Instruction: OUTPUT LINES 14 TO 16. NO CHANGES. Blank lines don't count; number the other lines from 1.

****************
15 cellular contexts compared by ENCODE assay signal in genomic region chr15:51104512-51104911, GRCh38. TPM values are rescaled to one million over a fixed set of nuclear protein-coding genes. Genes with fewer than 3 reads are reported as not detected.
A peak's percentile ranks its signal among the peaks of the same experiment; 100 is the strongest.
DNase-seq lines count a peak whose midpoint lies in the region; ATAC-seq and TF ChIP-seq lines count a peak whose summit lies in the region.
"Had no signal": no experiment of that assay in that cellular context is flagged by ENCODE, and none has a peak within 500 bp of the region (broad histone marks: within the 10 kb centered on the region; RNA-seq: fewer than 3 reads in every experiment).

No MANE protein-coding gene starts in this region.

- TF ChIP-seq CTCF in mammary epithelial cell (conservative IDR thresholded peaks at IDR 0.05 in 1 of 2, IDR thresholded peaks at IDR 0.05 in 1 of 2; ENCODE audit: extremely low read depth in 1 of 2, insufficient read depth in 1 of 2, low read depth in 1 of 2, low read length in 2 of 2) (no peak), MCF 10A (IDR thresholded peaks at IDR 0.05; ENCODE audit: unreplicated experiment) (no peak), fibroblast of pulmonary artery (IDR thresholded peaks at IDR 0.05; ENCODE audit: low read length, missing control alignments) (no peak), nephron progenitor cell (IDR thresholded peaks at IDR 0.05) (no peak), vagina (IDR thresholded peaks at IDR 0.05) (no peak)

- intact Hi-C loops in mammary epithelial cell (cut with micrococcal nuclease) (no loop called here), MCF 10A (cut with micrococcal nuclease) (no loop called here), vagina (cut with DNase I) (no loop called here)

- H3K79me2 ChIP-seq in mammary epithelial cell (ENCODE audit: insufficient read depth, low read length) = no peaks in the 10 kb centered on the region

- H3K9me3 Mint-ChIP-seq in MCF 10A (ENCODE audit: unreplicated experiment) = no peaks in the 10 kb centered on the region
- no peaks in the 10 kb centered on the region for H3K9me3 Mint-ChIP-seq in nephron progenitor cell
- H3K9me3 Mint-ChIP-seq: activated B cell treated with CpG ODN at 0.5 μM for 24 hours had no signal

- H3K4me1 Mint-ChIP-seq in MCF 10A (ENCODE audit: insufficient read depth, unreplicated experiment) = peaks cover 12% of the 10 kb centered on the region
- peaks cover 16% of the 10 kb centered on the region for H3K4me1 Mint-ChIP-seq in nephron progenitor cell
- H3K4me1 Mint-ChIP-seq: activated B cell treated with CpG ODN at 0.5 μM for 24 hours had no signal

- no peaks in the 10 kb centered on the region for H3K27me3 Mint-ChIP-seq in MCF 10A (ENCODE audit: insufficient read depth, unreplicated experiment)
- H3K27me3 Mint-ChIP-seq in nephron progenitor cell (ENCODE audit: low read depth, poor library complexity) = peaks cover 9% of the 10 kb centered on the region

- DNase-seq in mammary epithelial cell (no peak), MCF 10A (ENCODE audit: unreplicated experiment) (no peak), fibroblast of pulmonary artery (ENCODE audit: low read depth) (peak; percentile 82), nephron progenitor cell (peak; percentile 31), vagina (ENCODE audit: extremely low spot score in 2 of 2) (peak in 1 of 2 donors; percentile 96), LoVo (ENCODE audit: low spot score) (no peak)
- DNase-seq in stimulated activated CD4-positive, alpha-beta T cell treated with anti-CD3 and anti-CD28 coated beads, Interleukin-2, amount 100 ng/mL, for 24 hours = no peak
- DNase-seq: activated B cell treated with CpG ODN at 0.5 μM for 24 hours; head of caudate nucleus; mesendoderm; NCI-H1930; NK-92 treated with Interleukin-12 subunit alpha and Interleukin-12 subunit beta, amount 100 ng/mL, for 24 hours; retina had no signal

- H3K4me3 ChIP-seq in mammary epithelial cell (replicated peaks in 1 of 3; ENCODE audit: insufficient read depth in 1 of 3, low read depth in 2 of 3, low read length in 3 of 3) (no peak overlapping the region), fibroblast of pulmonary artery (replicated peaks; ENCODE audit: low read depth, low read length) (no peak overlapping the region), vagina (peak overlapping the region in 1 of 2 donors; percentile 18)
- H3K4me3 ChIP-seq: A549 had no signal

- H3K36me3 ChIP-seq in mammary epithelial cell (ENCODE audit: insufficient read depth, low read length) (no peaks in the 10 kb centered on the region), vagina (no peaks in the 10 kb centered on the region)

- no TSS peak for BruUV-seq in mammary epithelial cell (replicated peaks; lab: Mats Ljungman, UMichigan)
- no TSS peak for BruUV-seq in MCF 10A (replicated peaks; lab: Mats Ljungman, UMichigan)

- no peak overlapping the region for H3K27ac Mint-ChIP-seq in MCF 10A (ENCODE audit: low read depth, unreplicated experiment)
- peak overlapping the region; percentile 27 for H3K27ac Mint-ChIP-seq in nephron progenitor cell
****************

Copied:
- H3K4me1 Mint-ChIP-seq: activated B cell treated with CpG ODN at 0.5 μM for 24 hours had no signal

- no peaks in the 10 kb centered on the region for H3K27me3 Mint-ChIP-seq in MCF 10A (ENCODE audit: insufficient read depth, unreplicated experiment)
- H3K27me3 Mint-ChIP-seq in nephron progenitor cell (ENCODE audit: low read depth, poor library complexity) = peaks cover 9% of the 10 kb centered on the region